Through a genetic screen in zebrafish, we identified a mutant with disruption to myelin in both the CNS and PNS caused by a mutation in a previously uncharacterized gene, slc12a2b, predicted to encode a Na+, K+, and Cl− (NKCC) cotransporter, NKCC1b. slc12a2b/NKCC1b mutants exhibited a severe and progressive pathology in the PNS, characterized by dysmyelination and swelling of the periaxonal space at the axon–myelin interface. Cell-type–specific loss of slc12a2b/NKCC1b in either neurons or myelinating Schwann cells recapitulated these pathologies. Given that NKCC1 is critical for ion homeostasis, we asked whether the disruption to myelinated axons in slc12a2b/NKCC1b mutants is affected by neuronal activity. Strikingly, we found that blocking neuronal activity completely prevented and could even rescue the pathology in slc12a2b/NKCC1b mutants. Together, our data indicate that NKCC1b is required to maintain neuronal activity–related solute homeostasis at the axon–myelin interface, and the integrity of myelinated axons.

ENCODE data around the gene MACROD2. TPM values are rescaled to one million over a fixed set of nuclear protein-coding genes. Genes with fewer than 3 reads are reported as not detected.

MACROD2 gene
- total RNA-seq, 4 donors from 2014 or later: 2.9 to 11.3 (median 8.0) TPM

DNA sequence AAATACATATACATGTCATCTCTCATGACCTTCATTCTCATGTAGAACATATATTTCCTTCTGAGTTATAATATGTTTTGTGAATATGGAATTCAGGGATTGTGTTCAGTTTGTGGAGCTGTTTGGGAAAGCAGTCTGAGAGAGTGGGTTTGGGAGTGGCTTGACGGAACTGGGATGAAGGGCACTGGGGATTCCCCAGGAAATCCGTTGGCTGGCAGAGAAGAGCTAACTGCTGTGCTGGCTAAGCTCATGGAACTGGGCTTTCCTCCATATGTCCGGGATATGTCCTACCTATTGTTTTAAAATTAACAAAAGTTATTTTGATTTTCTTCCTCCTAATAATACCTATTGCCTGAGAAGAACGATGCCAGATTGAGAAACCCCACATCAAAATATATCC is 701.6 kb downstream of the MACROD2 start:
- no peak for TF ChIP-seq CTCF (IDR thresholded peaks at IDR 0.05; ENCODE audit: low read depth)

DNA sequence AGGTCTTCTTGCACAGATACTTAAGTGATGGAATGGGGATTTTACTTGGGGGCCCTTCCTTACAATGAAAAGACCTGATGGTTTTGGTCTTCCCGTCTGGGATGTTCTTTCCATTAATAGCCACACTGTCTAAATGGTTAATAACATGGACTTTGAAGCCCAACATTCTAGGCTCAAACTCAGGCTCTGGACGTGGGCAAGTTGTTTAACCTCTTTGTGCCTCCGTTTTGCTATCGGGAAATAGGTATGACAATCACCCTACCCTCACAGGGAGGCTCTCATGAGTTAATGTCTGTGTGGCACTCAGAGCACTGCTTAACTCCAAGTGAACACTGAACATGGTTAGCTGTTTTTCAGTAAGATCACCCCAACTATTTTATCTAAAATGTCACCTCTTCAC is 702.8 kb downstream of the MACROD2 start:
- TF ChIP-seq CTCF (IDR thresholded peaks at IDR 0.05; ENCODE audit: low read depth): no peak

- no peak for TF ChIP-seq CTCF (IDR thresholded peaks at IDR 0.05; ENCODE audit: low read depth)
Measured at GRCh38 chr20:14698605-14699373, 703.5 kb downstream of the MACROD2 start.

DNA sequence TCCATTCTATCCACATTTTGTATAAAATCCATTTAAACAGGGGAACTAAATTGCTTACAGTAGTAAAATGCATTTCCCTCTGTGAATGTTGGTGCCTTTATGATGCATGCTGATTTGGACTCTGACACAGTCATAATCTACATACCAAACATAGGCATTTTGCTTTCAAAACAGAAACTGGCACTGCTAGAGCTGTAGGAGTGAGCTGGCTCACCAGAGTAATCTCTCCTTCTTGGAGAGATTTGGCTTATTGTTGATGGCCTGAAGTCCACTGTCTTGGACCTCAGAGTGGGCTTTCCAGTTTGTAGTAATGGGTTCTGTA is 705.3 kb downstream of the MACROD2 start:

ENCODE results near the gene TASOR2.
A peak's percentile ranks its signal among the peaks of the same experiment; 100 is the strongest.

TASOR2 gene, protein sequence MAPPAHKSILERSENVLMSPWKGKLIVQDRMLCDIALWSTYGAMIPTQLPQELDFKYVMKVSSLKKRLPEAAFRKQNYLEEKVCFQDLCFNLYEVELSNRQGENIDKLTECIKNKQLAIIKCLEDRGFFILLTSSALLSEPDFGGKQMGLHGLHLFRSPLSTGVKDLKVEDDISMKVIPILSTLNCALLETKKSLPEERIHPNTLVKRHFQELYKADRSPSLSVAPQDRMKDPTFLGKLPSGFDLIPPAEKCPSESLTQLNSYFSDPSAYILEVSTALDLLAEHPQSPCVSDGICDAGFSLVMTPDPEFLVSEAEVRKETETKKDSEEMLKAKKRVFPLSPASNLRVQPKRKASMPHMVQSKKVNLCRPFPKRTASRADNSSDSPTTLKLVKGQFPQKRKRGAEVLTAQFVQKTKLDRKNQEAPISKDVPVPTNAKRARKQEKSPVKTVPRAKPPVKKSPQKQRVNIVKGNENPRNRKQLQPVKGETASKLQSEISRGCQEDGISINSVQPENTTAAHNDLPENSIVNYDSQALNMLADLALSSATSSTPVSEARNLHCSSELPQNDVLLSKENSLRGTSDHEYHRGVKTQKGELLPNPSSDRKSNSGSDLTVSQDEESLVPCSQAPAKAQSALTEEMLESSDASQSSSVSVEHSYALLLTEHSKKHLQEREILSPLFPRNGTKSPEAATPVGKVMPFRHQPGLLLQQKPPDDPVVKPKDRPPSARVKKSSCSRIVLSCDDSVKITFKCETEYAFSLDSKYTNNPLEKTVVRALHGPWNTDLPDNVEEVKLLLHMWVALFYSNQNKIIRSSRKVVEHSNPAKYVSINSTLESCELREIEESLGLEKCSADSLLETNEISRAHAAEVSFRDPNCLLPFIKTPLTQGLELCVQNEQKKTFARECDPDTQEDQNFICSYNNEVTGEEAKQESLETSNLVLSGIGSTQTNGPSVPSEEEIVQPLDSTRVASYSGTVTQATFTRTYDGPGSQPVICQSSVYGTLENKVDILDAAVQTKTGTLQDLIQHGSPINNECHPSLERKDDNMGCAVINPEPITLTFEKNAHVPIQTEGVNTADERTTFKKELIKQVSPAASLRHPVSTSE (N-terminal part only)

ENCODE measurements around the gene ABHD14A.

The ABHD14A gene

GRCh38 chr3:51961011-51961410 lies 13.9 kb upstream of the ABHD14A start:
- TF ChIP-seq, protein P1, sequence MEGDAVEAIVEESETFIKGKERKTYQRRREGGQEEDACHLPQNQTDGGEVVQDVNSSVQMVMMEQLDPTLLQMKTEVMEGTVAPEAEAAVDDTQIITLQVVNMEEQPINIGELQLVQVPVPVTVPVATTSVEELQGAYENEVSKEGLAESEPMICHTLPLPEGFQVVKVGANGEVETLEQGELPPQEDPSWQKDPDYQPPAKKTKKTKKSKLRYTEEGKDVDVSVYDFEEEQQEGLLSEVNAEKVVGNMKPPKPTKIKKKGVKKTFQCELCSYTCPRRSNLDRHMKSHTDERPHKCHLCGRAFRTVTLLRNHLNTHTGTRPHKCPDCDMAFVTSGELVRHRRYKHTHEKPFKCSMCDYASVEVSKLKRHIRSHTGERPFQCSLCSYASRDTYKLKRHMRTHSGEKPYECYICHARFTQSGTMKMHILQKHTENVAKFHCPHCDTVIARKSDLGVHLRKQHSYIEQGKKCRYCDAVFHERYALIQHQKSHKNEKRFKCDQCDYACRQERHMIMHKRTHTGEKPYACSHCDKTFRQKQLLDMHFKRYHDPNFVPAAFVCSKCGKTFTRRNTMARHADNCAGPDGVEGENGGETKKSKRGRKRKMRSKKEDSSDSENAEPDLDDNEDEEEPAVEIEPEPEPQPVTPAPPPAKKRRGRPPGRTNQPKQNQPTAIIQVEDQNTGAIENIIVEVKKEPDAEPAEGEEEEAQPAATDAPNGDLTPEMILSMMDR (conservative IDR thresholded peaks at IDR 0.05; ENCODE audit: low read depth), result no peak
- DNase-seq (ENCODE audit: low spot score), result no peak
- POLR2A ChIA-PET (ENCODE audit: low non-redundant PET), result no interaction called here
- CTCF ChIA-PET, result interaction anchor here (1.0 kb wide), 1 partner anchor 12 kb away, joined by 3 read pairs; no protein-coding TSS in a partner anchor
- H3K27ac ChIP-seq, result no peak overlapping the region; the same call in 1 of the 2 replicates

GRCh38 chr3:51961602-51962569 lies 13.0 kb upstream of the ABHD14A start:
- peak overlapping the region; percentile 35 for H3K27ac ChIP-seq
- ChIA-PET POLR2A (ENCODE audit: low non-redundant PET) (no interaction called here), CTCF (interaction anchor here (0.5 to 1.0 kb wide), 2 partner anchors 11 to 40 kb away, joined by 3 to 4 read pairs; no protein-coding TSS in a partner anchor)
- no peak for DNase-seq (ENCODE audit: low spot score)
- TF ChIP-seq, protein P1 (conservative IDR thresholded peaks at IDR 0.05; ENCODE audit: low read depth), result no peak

Interactions between axons and myelinating glia (Schwann cells in the peripheral nervous system [PNS] and oligodendrocytes in the central nervous system [CNS]) underpin many aspects of nervous system formation, health, and function. The myelination of axons has long been known to facilitate rapid saltatory conduction due to the multilamellar wrapping of myelin sheaths around axons and the sequestration of distinct ion channels to discrete domains along the myelinated axon, including voltage-gated Na+ channels to nodes of Ranvier. Recently, however, it has become clear that the physiology of myelinated axons is more complex than previously thought. For example, it has been proposed that electrical conduction through the periaxonal space between the axon and the overlying myelin sheath also contributes to the fundamental nature of conduction along myelinated axons (Cohen et al., 2020). Indeed, numerous ion channels, transporters, and neurotransmitter receptors are present at the axon–myelin interface and are thus well placed to regulate myelinated axon physiology, structure, and integrity (Suminaite et al., 2019). These include axonal ion channels, including potassium (K+) channels, that extrude ions into the periaxonal space upon neuronal activity and channels in the juxtaposed myelin sheath that buffer ions, including K+, from the periaxonal space (Rash et al., 2016; Wang et al., 1993; Schirmer et al., 2018; Larson et al., 2018). In addition, monocarboxylate transporters juxtaposed at the axon–myelin interface are thought to mediate the transfer of metabolic substrates from the myelinating oligodendrocyte to the axon through the periaxonal space (Saab et al., 2016; Fünfschilling et al., 2012). Furthermore, receptors for neurotransmitters, neuromodulators, and neuropeptides are localized to the axon–myelin interface (Saab et al., 2016; Micu et al., 2016, 2018) and have been proposed to mediate adaptations to myelin structure in response to neuronal activity that may even fine-tune neural circuit function (Almeida and Lyons, 2017; Monje, 2018; Fields, 2015).